Since our buildroot now has access to everything that has been built for Fedora, we reconsidered another of our original goals that of providing a module to be the base platform upon which all of the other modules would depend. Originally, this was intended to define the provided API of the Base and indicate which portions of it should be considered stable. However, Fedora already has a stable updates policy for how things must act within a release. This policy has only a few outliers (Kernel, KDE, etc.), but for the most part, once we release the Beta, the platform API is stable for the life of the Fedora release. By relaxing this requirement, we realized that we could eliminate (or at least postpone) the requirement for having a defined platform module.

What we decided instead is to treat Fedora’s “Everything” repository (essentially, the complete set of software available within a Fedora release) as the “platform module”, though the tooling will not report this content as a module. In practical terms, this means that creators of modules will no longer need to go through the very painful process of tracking down which modules provide a dependency that they need. Instead, they will be able to depend on the system version available in the Everything repo.  If that version does not meet their needs, they will have several options described later.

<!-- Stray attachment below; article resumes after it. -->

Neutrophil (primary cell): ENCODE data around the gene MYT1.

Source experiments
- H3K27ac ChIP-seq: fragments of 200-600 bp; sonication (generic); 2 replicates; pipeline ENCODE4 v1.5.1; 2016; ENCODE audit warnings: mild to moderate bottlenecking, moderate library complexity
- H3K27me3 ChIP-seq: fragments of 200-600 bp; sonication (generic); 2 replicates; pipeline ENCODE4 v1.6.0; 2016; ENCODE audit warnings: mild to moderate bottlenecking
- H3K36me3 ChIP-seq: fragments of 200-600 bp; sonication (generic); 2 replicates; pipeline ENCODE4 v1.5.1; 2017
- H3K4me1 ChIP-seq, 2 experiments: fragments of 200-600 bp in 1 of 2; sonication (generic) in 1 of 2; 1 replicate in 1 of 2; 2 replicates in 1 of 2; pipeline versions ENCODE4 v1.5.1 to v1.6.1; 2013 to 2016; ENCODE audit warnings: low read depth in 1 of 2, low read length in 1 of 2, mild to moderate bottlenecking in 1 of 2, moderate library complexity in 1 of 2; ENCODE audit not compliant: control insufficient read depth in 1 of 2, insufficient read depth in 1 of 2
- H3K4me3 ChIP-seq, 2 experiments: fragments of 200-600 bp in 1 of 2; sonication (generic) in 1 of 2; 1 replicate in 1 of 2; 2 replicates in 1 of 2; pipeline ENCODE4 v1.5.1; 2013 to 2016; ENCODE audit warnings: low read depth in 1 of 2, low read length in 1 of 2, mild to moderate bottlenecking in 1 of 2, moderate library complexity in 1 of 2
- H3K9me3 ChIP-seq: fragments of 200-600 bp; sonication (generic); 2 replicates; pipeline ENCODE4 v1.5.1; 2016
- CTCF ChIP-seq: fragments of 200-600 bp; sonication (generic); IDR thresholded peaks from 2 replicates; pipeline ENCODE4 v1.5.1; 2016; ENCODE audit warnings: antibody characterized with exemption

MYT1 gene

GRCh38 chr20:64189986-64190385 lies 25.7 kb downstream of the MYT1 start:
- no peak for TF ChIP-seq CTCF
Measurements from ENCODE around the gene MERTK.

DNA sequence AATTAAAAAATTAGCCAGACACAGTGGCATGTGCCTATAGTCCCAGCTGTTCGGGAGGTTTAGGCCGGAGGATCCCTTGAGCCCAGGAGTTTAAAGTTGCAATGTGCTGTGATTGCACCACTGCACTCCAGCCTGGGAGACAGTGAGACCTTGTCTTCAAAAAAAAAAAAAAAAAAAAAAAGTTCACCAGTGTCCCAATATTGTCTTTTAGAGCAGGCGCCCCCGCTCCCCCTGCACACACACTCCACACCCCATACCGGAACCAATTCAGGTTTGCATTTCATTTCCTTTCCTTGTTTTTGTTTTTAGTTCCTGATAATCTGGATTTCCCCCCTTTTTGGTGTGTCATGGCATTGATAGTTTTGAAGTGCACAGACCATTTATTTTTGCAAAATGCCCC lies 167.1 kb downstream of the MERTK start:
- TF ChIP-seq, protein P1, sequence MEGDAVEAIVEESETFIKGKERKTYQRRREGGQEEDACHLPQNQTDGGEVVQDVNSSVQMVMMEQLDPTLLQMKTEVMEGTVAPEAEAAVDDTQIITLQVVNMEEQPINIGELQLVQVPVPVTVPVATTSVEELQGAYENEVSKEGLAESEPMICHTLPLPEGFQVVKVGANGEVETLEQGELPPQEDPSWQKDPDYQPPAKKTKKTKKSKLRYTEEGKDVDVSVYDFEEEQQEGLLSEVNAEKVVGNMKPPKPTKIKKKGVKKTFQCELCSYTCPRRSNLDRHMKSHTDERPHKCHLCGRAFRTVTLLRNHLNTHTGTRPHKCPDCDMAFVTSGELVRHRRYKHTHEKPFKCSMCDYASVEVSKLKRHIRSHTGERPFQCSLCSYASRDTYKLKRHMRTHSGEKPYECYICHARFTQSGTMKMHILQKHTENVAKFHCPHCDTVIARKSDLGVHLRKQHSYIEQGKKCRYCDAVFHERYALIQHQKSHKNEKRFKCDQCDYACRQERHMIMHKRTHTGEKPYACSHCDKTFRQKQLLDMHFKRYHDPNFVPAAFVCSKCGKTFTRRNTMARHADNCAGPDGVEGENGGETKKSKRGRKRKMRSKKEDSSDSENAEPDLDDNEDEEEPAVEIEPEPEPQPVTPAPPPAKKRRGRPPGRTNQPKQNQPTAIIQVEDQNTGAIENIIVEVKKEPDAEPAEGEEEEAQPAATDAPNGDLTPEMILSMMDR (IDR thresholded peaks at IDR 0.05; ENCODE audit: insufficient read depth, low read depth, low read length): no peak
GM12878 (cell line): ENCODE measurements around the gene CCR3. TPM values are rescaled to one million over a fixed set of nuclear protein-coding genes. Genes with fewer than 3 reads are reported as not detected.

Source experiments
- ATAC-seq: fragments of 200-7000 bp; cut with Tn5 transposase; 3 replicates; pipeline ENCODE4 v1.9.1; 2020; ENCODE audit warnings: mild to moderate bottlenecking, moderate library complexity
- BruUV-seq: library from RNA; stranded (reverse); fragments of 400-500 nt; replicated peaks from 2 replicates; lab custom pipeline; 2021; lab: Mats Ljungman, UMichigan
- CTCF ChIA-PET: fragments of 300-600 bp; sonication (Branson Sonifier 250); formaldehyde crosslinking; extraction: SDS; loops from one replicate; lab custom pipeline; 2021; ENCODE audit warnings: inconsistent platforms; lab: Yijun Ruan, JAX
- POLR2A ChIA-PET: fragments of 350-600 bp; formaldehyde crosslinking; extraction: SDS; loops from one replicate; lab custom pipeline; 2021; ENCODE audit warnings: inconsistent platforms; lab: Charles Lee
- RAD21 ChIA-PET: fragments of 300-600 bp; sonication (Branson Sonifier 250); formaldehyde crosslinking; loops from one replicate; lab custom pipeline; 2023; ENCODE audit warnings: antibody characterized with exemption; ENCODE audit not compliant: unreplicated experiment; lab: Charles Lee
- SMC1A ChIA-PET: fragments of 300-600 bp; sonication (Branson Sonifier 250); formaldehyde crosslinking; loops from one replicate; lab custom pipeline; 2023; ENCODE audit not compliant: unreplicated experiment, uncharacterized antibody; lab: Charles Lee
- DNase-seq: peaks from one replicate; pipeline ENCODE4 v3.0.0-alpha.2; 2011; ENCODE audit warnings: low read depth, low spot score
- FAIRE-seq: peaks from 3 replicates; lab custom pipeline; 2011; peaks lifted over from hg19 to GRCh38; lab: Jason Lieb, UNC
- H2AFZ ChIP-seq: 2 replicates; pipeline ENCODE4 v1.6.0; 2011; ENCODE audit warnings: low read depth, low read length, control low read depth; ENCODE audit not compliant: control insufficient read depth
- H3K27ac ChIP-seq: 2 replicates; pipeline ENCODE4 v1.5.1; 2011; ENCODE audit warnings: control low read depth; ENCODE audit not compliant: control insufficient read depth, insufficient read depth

This provides us with several advantages, including a straightforward upgrade path from a traditional deployment, because we will retain the traditional repositories as well as a set of default modules. This means it will be possible to upgrade from a current Fedora 27 system to a modular Fedora 28 system without any special steps. In fact, this approach will also mean that modularity need not be limited to the Server Edition.

Another practical advantage to this change is that module-creation will become significantly simpler. Instead of a complex collection of a package and all of its dependencies, modules will now only need to describe the parts that differ from the base repository. For example, Fedora 28 will ship with the Node.js 8.x LTS release in the standard repository, and a module could be built to provide the 9.x experimental release as an option. We could also easily provide the older 6.x LTS release to support older applications. In these cases, we can ship very simple module definitions which just lists the dist-git branches matching the desired upstream releases.